Hold down the Alt/Option key and select a
Curves adjustment layer from the Create new fill or adjustment layer
icon in the Layers palette. In the New Layer dialog box check the Use
Previous Layer to Create Clipping Mask option. Select OK to open the
Curves dialog box. Create a curve that renders both the highlights and
midtones of the sky very bright so that they match the tones of the
distant buildings. Skies that have been captured in less humid
conditions will always require this adjustment if they are look at home
in a location where there is reduced contrast together with lighter
tones in the distant subject matter. Select OK to apply the changes.


____________________________________________________

discovery

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تاريخ التسجيل : 2010-04-28

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Re: Photoshop Masking & Montage Tutorial — Using Masks To Improve Landscape Images

Post by discovery on Sun Apr 01, 2012 11:55 pm

Step 6
Select the Gradient Tool from the Tools
palette. In the Options bar choose the Black, White and Linear gradient
options and an Opacity setting of 100%. Click and drag a gradient from
the top of the image to a position just above the horizon line. Hold
down the Shift key to constrain the gradient. This will give the sky
depth and ensure the sky retains it drama above the buildings in the
foreground.



Step 7
Create a second Curves adjustment layer by
holding down the Alt/Option key and adding this layer to the Clipping
mask. The purpose of this second adjustment layer is to increase the
intensity of the light on the left side of the image. This will help
establish the light source that is bathing the buildings on the right
side of the image in a warm afternoon glow and help establish a
realistic effect.

Raise the overall brightness using the RGB channel and increase
the warmth using the individual Red and Blue channels. Observe the
effect above the foreground buildings on the left side of the image.
When you have achieved a warm glow select OK.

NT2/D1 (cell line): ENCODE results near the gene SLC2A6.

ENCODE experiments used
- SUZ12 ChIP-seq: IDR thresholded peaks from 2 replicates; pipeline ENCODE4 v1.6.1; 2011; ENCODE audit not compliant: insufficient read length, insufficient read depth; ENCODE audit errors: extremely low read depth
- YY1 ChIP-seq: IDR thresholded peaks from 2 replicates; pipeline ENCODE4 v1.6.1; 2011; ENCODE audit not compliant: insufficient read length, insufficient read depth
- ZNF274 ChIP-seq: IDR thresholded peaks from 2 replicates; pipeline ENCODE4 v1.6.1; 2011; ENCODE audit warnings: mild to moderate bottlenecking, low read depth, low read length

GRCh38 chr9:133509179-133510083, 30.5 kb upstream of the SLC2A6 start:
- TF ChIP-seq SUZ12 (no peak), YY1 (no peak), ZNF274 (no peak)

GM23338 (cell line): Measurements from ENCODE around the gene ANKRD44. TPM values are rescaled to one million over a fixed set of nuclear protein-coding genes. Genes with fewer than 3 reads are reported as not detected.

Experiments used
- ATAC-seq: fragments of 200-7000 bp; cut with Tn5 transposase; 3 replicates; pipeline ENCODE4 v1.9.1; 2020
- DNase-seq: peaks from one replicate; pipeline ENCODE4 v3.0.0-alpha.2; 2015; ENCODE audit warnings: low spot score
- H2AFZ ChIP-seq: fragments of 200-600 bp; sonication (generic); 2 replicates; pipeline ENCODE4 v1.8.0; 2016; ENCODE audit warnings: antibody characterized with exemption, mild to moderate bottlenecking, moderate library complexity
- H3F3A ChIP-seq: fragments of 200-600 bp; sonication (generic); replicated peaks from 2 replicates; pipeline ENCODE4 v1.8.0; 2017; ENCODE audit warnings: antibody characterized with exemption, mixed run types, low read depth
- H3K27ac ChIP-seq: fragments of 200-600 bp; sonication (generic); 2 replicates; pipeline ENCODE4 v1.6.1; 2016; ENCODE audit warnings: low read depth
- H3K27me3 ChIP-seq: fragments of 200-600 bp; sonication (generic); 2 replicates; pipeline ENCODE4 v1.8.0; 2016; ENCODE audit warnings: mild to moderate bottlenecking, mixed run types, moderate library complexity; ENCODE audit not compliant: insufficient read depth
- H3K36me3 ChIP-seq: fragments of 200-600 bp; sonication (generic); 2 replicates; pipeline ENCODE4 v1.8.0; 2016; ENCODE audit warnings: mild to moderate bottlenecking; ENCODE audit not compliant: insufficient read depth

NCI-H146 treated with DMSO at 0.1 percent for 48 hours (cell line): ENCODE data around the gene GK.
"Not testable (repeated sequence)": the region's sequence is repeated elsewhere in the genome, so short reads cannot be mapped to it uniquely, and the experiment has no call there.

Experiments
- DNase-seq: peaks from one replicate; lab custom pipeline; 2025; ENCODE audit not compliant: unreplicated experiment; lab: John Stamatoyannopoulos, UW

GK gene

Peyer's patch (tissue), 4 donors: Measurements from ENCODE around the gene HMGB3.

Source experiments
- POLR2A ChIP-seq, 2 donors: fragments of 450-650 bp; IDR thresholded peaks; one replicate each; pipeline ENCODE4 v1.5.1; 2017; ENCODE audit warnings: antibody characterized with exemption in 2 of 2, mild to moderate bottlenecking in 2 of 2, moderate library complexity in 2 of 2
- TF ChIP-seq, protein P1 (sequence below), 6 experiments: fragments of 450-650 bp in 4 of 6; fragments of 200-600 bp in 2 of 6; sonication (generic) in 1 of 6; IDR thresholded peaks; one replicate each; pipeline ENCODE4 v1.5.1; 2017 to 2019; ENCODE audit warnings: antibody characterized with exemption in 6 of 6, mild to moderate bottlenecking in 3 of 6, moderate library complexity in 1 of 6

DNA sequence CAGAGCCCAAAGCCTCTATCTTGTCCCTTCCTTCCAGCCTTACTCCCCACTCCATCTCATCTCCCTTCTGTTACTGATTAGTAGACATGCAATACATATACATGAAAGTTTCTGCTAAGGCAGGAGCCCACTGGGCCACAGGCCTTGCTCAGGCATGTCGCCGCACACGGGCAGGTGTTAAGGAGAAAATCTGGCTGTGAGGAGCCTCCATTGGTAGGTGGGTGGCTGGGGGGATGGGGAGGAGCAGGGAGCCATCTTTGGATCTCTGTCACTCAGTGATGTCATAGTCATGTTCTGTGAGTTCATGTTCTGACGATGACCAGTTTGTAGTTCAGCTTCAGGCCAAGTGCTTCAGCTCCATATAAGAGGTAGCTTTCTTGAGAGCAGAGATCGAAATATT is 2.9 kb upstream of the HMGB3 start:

Step 8
Fill the layer mask with Black (Edit > Fill
> Black). Select the Gradient Tool from the Tools palette. Select the
Black, White and Radial options. Set the mode to Screen and select the
Reverse checkbox in the Options bar. Drag a short gradient from behind
the buildings on the left side of the image to the top-center of the
image.





Step 9
Select the top layer in the layers palette and
then stamp the visible layers to a new layer (Select > Select all,
Edit > Copy Merged and Edit > Paste). Go to Filter > Distort
> Lens Correction. Go to the Vignette section of the dialog box and
lower the Amount slider to -100. Raise the Midpoint slider slightly so
that the vignette does not encroach too heavily on the buildings on the
extreme right-hand side of the image.

Select OK to apply these changes. Go to Filter > Sharpen >
Smart Sharpen. Be generous with the amount and keep the radius small
(under 1 pixel). The project is now complete and the scene carries all
the mood of an old Venetian painting courtesy of a dramatic sky.

Adapted from "Photoshop CS3 Essential Skills" by Mark Galer and Philip Andrews © 2007. Used with permission. Learn more tips and tricks from Photoshop expert Mark Galer.

____________________________________________________

discovery

الجنس : Male

عدد المساهمات : 1113
النقاط : 27269
التقييم : 12
تاريخ التسجيل : 2010-04-28